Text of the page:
Touchy Feely, written and directed by Lynn Shelton, premiered last January at the 2013 Sundance Film Festival. The film, telling the story of a successful massage therapist who suddenly develops a phobia of human contact, received mixed reviews upon initial viewing and has continued to do so since in most of its limited releases. Finally making its way to the shores of Britain, the deal sealer for me was the prospect of the film’s top notch indie cast. Boasting names like Ellen Page and Allison Janney and the fact that my cinematic preferences lean heavily towards the sensibilities of the Sundance Film Festival, there was a genuine air of excitement and hope that Touchy Feely would be a bigger hit for me than it has been for others.
Unfortunately, my thoughts on the film as a whole seem to echo the majority of its more negative critiques. Rosemarie DeWitt takes centre stage as Abby, a confident and carefree massage therapist whose life takes an unexpected turn when she develops a sudden phobia of human bodily contact. Bizarrely and conveniently simultaneously, Abby’s older brother Paul (Josh Pais), a dentist living a very closed off and insular life, acquires what can only be described as healing hands, the power to cure his patients of any pain with very little medical procedure. The narrative, and I mean narrative in the very loosest of senses, then meanders through a few weeks in the lives of Abby, Paul and key supporting characters Jesse (Scoot McNairy) Abby’s boyfriend, and Jenny (Ellen Page) Paul’s daughter. What is most disappointing about the picture is that such an interesting premise is realised in such a dull and unsatisfying way. The scenario of a massage therapist becoming averse to touch is one that create many chances for quirky story telling, but Lynn Shelton often refuses to play out physical representations of Abby’s problem in favour of addressing the more metaphorical meaning between her and Jesse and the state of their romantic relationship. Just as annoyingly, the opposite can be said for Paul and his new found talent for miracle healing, with the audience being treated to a number of pain relieving scenes without ever really being given more insight in to the metaphorical reasoning behind it. Adding further detriment to the rather unbalanced narrative is the simple fact that Abby, the film’s main character, is also its most unsympathetic and uninteresting. For a picture that markets itself as a comedy, there are surprisingly few humorous moments, the filmmakers instead choosing to engage in an awkward, quirkily uncomfortable atmosphere throughout the plot that never really pays off and becomes anything else. I am certainly not against the idea of an open ending, but in this case there are so many unanswered questions as the plot draws to a close that one is left frustrated and wondering why they committed to watching in the first place.
It is only fair to point out that the faults of Touchy Feely lay in the writing and direction rather than the performances of the cast. Rosemarie DeWitt as Abby is watchable and the only engagement the audience feel with the unsympathetic character is thanks to her talent as an actress. The same can be said for Scoot McNairy as boyfriend Jesse who really isn’t given enough character depth to be anything other than a foil for some of the more important characters in the narrative. More praise for Josh Pais as introvert Paul, though, who creates a nuanced and interesting character whom the audience certainly want to know more about even if they do not necessarily find him likeable. As always, Allison Janney brings life to any film in which she takes part, bringing some real comic relief and enjoyable dialogue as Bronwyn, a Reiki master and friend of Abby’s. The one real shining light in the picture, though, is Ellen Page as Paul’s reserved and somewhat nervous daughter Jenny. Her character arc presents nothing original to the audience, a girl with college aspirations and lingering guilt over the possibility of leaving her dependent father, but Page plays the part with great vulnerability and believability, wrestling the attention in any group scene between the cast of characters. In fact, Jenny’s storyline of professional and personal discontent mixed with dreams of something more and a little romantic complication is arguably the most interesting sub plot in the entire narrative, causing the film to drag whenever she is not on screen.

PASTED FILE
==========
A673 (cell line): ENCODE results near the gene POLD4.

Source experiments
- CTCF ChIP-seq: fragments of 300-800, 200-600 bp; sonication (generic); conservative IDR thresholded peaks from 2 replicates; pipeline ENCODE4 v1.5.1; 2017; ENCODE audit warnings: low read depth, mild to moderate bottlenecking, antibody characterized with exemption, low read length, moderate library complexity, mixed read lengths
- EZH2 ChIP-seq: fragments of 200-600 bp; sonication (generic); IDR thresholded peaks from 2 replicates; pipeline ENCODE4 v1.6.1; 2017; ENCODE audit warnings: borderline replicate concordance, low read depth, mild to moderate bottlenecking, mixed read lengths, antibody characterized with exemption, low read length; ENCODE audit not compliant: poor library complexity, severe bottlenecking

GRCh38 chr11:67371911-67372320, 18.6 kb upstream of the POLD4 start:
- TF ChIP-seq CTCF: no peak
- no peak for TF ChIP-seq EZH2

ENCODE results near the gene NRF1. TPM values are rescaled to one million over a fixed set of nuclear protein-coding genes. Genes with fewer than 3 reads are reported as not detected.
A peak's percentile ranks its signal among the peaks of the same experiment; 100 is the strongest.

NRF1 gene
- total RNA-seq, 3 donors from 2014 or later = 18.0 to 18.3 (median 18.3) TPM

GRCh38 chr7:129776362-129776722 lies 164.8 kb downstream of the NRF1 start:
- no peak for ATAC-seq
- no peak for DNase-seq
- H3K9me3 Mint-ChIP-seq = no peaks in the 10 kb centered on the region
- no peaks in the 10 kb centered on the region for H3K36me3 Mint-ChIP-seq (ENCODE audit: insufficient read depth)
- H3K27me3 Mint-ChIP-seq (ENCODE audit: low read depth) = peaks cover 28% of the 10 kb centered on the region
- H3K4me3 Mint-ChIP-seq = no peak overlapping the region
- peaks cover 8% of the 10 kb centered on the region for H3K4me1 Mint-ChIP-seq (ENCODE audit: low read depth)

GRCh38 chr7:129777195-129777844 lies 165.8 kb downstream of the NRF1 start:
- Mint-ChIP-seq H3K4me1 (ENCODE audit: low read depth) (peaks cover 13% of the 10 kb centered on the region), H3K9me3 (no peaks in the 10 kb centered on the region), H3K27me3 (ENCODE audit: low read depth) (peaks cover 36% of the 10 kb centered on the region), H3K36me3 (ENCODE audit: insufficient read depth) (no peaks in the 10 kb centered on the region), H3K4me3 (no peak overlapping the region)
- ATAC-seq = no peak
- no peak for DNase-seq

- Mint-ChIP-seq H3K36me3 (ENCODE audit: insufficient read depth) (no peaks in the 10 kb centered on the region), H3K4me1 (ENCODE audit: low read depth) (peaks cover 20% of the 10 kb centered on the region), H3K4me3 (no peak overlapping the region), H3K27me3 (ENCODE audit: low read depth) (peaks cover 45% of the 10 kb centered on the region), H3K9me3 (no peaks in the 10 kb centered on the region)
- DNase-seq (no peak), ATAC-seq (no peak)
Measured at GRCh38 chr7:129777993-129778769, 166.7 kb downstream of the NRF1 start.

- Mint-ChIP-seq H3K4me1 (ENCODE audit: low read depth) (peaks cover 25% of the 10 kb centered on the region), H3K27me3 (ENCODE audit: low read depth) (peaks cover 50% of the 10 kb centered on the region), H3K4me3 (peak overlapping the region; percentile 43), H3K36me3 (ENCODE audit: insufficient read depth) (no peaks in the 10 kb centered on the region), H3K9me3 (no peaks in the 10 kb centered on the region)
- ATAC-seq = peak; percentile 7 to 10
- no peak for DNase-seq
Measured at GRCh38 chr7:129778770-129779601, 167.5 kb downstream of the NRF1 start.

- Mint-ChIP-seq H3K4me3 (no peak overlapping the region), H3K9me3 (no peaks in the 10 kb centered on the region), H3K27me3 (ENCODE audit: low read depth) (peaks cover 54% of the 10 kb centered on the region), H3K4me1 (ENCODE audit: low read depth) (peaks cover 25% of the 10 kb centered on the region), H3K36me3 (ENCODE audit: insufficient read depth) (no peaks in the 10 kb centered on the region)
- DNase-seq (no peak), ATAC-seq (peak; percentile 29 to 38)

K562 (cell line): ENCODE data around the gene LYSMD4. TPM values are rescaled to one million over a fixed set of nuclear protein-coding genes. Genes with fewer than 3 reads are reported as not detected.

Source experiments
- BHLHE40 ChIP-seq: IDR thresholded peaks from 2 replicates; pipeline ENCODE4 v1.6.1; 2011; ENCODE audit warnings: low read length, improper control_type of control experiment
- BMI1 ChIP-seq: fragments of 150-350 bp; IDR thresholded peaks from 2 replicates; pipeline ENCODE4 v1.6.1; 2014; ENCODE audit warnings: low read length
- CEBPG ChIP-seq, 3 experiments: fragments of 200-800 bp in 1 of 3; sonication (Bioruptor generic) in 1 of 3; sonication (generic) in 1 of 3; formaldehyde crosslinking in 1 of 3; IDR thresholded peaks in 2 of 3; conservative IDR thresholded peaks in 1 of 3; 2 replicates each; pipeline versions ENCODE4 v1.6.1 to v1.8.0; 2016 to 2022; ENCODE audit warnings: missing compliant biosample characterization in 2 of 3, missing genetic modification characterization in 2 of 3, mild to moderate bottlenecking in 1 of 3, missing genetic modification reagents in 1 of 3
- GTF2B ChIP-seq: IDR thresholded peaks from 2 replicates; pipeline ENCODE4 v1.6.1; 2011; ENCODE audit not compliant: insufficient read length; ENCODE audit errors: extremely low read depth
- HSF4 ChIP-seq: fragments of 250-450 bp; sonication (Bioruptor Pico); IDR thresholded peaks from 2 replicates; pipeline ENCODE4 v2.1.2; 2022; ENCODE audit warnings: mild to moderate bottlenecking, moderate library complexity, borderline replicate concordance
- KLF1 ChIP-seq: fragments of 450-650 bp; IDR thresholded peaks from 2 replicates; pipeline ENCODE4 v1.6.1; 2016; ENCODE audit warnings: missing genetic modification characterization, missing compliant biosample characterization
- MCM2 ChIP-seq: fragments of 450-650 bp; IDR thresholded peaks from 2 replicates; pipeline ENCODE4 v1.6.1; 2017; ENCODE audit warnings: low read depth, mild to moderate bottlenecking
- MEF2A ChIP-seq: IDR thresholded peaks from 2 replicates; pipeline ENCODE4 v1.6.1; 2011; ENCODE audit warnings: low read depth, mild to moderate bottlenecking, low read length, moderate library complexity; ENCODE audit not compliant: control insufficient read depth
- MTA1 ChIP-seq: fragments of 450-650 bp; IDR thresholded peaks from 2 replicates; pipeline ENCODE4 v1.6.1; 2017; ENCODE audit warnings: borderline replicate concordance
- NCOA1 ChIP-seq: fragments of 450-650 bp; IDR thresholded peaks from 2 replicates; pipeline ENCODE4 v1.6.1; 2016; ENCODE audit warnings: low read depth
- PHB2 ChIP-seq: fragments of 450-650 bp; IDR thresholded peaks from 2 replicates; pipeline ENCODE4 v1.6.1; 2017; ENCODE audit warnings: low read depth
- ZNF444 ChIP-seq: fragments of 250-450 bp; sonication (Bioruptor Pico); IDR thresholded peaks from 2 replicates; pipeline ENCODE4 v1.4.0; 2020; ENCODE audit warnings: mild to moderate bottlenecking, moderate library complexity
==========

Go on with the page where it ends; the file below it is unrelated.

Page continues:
Overall, Touchy Feely is a film whose initial premise is much more interesting and original than the actual narrative turns out to be. The potential quirk of the set up is not fully exploited and instead the picture turns in to a rather mundane romantic drama with a few shining moments of humour and interest interspersed along the way.The film suffers from not really allowing any of its characters to breath and provide the audience with some engaging depth or backstory, which at ninety minutes in length is more than time enough to do so. Worth a watch, perhaps, for Ellen Page’s enjoyable performance, but certainly not top of any list. My advice? Wait for Netflix.